MTV Suspect

TV review by
Melissa Camacho, Common Sense Media
MTV Suspect TV Poster Image
Confrontational show about friendship, self-acceptance.

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A lot or a little?

The parents' guide to what's in this TV show.

Positive Messages

Self-acceptance, communication, listening, friendship. 

Positive Role Models & Representations

Friends want to help other friends; hosts are nonjudgmental.

Violence

Stories about fighting; occasionally people get annoyed.

Sex

Prostitution, STDs, porn discussed.

Language

"Piss," bleeped curses.

Consumerism

Fords, Cadillacs, Chevrolets visible; local hotels, restaurant logos shown.

Drinking, Drugs & Smoking

Drinking visible; concerns about substance abuse.

What parents need to know

Parents need to know that MTV Suspect, a spin-off of Catfish: The TV Show, contains positive messages about self-acceptance, open communication, and the importance of friendship. It also contains conversations about mature subjects such as eating disorders, prostitution, addiction, and porn. There's some bleeped cursing and occasional drinking (hard liquor), too. 

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What's the story?

MTV SUSPECT, a Catfish: The TV Show spin-off, is a reality series about helping concerned people who suspect a friend or family member is in some sort of trouble. Nev Schulman and co-host iO Tillett Wright start each mission with nothing but a notebook filled with minimal details provided by the "truth seeker" who has reached out to them for help. They then travel to the city where the individual is located and get more information about the situation by talking to friends, family, and, on occasion, local experts. At the end of the visit, they hope to facilitate communication between the truth seeker and the friend and provide resources that can help if necessary. Throughout it all they underscore how important it is for people to feel OK about being true to themselves, no matter who they are. Links to resources about some of the issues discussed are offered at the end of each mission.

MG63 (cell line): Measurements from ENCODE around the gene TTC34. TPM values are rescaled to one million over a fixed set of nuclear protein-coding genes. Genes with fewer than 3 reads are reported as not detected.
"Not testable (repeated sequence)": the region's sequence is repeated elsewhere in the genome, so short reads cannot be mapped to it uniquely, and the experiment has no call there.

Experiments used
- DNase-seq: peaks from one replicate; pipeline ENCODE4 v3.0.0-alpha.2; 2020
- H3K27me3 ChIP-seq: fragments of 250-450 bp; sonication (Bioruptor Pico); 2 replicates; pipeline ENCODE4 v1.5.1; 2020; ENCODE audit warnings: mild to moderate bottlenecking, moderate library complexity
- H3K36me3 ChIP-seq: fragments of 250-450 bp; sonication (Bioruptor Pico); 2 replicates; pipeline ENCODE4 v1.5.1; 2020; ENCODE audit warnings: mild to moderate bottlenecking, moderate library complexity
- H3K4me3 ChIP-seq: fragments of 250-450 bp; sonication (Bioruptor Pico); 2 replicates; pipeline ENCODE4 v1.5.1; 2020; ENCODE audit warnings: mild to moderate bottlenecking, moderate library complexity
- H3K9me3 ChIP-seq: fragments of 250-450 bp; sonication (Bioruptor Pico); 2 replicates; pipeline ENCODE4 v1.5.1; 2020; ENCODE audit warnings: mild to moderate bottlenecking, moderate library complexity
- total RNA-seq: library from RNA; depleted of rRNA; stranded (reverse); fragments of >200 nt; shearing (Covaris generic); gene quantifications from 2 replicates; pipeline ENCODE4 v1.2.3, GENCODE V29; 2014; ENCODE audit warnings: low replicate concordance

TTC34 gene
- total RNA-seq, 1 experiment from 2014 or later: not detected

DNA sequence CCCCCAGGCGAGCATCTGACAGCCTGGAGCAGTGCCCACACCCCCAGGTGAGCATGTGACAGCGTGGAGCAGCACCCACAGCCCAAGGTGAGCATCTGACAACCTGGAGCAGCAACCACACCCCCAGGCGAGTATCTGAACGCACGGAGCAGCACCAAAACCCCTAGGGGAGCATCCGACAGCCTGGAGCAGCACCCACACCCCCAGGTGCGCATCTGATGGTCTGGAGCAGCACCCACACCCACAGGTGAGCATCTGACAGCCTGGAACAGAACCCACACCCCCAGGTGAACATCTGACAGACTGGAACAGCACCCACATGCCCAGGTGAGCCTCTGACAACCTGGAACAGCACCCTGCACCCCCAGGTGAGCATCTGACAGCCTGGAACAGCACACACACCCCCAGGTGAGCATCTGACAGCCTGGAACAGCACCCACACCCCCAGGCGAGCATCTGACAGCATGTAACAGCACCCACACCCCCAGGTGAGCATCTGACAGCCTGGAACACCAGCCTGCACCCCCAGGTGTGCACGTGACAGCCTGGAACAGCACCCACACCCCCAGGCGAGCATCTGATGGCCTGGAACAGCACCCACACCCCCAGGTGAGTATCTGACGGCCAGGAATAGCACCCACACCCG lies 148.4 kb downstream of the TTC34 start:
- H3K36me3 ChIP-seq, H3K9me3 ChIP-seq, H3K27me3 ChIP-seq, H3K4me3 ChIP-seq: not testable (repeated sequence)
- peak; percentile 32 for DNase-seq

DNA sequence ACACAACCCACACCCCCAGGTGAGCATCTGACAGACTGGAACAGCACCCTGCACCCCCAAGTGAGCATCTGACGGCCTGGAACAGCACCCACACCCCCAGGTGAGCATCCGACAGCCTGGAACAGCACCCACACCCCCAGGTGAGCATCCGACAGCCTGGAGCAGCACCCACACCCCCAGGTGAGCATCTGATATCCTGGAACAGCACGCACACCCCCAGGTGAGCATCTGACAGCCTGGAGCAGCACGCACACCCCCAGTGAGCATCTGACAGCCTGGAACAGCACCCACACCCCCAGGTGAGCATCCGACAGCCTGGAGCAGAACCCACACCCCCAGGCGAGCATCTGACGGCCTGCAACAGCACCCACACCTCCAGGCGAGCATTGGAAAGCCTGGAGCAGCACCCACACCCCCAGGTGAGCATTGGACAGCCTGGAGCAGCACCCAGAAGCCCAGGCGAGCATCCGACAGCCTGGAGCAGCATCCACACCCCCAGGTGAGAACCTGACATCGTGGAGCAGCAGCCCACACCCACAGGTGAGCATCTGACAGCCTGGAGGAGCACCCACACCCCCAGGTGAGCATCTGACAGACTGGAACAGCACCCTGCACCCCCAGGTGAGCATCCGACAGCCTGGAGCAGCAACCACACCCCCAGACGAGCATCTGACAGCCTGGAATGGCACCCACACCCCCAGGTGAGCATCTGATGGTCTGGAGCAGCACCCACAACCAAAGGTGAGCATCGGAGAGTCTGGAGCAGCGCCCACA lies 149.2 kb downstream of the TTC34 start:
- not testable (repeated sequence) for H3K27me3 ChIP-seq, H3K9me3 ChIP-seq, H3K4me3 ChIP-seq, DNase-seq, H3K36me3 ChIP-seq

Is it any good?

From eating disorders to gender transitioning, this sensational but pretty positive, nonjudgmental series focuses on helping younger adults from all walks of life be comfortable with who they are. It highlights the importance of open communication and finding support among friends and family who are willing to acknowledge and respect who they are. It also inspires empathy for those going through difficult or challenging periods in their lives.

Some may be a little uncomfortable with some of the calls to accept edgier life choices or behaviors (such as working in the porn industry). Meanwhile, the truth-telling moments are made more dramatic for the sake of entertainment. But overall it's a show designed to empower young people and to remind them that there are people out there who can understand what they're going through -- and are even willing to help.

Talk to your kids about ...

  • Families can talk about what they would do if they suspected someone they cared about of being in trouble or needing help. Is turning to a TV show such as this one an ideal way to help a friend or family member?

  • Listening and open communication are important, especially when talking about things such as drinking, smoking, and being sexually active, which the media often presents as being normal or popular behavior. What are some things that your family can do to make sure you can have these conversations openly? What's the best way to handle things if you disagree with what others are saying?

TV details

For kids who love reality TV

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